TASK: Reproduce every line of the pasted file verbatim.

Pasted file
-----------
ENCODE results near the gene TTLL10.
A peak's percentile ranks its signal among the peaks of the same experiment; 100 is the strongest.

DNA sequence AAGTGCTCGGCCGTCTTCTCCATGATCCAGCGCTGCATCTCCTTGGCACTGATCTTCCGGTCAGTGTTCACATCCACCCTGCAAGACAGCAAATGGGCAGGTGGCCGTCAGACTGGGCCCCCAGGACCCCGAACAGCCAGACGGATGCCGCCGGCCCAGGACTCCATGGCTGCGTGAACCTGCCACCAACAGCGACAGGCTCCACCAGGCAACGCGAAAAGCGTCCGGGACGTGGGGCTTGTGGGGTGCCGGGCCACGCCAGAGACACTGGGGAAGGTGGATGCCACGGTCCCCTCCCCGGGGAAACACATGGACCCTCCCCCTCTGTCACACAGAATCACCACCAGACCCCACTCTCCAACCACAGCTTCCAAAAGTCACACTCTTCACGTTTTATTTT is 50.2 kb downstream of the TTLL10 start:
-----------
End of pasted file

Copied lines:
ENCODE results near the gene TTLL10.
A peak's percentile ranks its signal among the peaks of the same experiment; 100 is the strongest.

DNA sequence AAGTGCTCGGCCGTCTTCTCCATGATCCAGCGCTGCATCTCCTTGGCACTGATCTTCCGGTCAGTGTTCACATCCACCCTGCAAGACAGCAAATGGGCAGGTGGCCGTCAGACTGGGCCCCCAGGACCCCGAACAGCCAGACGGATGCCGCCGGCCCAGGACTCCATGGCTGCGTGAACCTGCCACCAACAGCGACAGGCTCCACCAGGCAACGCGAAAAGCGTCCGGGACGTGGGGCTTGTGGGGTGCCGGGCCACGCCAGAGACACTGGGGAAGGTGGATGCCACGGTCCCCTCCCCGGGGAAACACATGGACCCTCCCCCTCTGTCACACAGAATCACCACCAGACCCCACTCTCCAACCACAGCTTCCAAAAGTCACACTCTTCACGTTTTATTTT is 50.2 kb downstream of the TTLL10 start: